Boys and men also benefit from the learning acquired through self-stimulation. It enables them to identify what types of stimulation they enjoy most and how their bodies respond to different types and pressures of erotic touch. This knowledge can be critical for males who want to gain more control over their sexual response and to extend the time it takes for them to climax. Lasting longer can heighten sexual pleasure for men themselves as well as for their partner. As with women, sex therapy techniques that treat male sexual problems such as premature ejaculation (coming quickly), erectile difficulty (getting and maintaining an erection), and delayed ejaculation (difficulty climaxing), consist of progressive exercises that build awareness and new skills through self-touch.
Couples also benefit when both partners feel comfortable with self-touching. Mutual masturbation practices such as self-pleasuring in each other’s presence and being affectionate with each other during or after one partner masturbates offer healthy alternatives to standard sexual practices. Self-pleasuring alone and with a partner provides novelty and variety. These practices come in handy as a way to maintain closeness and sexual release satisfaction during times when intercourse or other types of direct interaction are not possible or desired. For example, self-pleasuring can be enjoyed during periods of recovery post-pregnancy, post-surgery, and times of separation.
Many wild and crazy myths surround sexual self-pleasuring. Historically, masturbation has been associated with causing blindness, hairy palms, erectile difficulty and dysfunction, penis shrinkage or curvature, infertility, mental illness, marital dissatisfaction, and physical weakness. None of these are true.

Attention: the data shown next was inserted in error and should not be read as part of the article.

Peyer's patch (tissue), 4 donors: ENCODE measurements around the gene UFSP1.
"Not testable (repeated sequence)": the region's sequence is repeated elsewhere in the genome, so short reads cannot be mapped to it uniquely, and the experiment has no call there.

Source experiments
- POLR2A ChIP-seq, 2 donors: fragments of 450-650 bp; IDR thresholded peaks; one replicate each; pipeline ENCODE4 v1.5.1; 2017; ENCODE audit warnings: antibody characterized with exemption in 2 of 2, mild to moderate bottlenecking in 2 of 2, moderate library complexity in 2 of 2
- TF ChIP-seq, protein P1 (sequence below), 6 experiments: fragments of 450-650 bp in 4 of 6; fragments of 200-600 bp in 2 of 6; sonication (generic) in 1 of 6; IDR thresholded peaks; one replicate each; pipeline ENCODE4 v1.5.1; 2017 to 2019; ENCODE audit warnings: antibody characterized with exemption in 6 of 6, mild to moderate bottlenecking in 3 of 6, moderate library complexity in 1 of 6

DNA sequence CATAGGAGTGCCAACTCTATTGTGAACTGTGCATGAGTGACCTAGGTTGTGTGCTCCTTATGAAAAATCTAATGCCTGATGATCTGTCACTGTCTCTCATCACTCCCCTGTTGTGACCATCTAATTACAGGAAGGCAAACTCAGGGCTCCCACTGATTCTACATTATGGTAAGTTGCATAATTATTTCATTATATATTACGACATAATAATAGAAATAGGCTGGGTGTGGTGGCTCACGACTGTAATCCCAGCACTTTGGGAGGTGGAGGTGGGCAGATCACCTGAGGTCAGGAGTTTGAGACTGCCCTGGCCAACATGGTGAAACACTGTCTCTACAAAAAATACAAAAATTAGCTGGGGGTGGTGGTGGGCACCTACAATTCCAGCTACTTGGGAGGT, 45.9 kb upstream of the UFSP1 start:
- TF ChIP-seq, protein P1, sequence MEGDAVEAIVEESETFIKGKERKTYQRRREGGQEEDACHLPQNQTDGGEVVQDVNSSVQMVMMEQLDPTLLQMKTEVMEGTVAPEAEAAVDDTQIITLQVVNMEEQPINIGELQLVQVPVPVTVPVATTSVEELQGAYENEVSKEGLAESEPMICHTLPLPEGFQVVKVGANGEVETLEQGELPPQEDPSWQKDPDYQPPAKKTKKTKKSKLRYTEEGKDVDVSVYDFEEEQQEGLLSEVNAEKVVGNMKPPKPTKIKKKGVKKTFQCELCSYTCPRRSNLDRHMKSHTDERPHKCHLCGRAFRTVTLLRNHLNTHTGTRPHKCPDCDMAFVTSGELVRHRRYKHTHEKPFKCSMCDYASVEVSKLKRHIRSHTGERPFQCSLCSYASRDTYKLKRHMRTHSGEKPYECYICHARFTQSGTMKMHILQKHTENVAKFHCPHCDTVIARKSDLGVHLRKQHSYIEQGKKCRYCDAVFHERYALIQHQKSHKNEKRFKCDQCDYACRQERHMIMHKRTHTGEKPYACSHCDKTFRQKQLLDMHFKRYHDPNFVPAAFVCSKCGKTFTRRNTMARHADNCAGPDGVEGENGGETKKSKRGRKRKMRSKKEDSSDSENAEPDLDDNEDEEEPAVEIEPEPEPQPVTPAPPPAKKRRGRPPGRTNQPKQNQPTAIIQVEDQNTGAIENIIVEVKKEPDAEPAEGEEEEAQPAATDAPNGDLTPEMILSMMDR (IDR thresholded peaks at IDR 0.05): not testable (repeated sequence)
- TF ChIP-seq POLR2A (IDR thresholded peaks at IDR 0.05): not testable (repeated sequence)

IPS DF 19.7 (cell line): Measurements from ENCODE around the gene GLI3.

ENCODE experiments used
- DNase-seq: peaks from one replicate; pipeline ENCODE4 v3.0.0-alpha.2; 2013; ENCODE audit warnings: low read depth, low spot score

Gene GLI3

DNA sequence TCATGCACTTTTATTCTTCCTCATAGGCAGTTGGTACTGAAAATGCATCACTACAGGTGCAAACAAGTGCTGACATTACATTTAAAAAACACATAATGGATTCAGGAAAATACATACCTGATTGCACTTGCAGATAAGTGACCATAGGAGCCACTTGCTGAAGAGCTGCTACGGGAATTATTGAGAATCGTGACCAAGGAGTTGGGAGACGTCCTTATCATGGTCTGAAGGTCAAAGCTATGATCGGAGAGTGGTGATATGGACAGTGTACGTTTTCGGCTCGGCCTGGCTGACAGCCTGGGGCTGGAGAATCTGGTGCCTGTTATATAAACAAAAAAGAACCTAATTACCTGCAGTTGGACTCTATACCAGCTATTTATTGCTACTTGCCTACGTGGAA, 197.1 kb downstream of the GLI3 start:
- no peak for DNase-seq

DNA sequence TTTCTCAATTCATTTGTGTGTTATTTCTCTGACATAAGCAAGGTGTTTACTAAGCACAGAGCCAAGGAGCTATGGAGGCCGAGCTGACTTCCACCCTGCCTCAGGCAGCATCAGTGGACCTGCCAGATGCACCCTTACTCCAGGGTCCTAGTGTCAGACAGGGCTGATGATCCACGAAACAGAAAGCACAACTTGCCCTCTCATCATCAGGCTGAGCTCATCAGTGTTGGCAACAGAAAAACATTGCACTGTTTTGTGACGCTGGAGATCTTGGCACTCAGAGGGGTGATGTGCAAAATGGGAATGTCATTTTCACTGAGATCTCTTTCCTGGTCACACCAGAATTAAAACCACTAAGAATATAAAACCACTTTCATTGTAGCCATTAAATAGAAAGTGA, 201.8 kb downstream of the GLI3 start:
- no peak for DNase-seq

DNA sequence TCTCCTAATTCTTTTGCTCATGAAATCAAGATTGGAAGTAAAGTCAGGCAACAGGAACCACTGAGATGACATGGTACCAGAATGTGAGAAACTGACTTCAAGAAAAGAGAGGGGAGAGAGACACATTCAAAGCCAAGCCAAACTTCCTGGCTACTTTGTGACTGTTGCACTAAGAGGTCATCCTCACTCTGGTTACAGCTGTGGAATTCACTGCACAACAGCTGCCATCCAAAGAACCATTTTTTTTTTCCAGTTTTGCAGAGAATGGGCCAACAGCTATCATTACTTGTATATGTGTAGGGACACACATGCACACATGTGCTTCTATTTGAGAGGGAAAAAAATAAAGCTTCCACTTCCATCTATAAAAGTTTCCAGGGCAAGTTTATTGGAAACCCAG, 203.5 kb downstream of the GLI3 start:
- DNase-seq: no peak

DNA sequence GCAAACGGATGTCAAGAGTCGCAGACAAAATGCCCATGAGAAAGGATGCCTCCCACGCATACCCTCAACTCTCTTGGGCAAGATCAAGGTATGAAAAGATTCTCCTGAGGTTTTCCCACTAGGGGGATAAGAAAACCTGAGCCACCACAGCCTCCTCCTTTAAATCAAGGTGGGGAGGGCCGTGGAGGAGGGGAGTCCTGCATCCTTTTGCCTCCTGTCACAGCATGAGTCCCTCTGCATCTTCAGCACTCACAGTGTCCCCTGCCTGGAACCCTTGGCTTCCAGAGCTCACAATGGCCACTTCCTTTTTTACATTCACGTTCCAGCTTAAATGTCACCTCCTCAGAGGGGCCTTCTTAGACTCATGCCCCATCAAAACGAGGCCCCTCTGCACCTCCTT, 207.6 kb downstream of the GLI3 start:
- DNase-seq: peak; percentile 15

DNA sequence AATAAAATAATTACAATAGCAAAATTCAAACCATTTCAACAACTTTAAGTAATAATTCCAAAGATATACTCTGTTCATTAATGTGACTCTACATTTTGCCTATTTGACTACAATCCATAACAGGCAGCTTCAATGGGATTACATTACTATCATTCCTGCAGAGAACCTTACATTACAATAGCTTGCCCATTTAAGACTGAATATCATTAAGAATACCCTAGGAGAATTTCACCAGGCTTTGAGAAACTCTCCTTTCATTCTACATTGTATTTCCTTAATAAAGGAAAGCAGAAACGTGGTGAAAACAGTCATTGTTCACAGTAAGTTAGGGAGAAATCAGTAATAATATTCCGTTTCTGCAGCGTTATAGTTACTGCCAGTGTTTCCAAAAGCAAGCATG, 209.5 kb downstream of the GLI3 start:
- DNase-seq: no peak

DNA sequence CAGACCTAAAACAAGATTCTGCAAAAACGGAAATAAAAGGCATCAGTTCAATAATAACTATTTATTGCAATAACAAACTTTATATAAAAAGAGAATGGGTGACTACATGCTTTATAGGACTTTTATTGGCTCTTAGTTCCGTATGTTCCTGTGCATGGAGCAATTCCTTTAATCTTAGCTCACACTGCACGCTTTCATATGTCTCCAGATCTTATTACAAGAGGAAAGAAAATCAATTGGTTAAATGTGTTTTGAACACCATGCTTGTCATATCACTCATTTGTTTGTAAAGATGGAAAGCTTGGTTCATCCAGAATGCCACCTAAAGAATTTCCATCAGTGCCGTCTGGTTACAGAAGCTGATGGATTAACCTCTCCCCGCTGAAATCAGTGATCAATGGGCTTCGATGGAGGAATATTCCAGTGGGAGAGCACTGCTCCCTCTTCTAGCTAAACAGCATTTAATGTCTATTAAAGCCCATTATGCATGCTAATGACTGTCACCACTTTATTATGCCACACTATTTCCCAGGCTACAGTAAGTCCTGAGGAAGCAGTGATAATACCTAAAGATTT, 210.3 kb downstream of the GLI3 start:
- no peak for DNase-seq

Masturbation is a subject riddled with old negative social and religious messages and misinformation. In some religious circles, masturbation is still referenced as “a taboo,” “a perversion,” “a sin of self-abuse” and “morally bad.” These kinds of pervasive, negative cultural messages can leave people feeling guilt, shame, and fear about the behavior. Fortunately, in recent years societal views about masturbation have shifted towards greater acceptance. As a client once told me, “If God didn’t want us to masturbate, he wouldn’t have made our hands able to touch our genitals.”
A few healthy precautions
Self-pleasuring is like other enjoyable human behaviors such as eating, drinking, and sunbathing. It has natural limits and societal boundaries that need to be honored to avoid negative consequences. We can harm ourselves when we do any of these highly pleasurable activities too much, too intensely, and for too long. And, you wouldn’t want to be caught masturbating in a public place, for example. From time to time, you may want to ask yourself questions such as: Under what circumstances am I self-pleasuring? How is it impacting me and my life? What is it reinforcing sexually and how do I feel about that?
People often become concerned about their masturbation when it
- Leaves them feeling bad about themselves
- Feels compulsive or out of control
- Is causing physical harm (such as chafing, soreness, swelling) or injury
- Feels tied to unwanted sexual fantasies or upsetting explicit materials
- Interferes with daily life and meeting responsibilities at work, school, or in the family
- Is preferred over sex with a partner or future partner
- Creates problems in an intimate relationship
- Has become dependent on a product or device (such as pornography or a sex toy)
- Is desensitizing their genitals and reducing sexual responsiveness
- Conflicts with spiritual goals and beliefs
Everyone can benefit from this natural, normal, self-pleasuring human activity. With accurate information, you can make wise decisions about how, when, and under what circumstances to enjoy it. You can overcome harmful messages and move beyond unnecessary feelings of guilt. Accurate information enables us to develop a psychologically healthy, socially responsible, deeply rewarding, guilt-free approach to all forms of sexual expression.
© 2022 by Wendy Maltz. All rights reserved.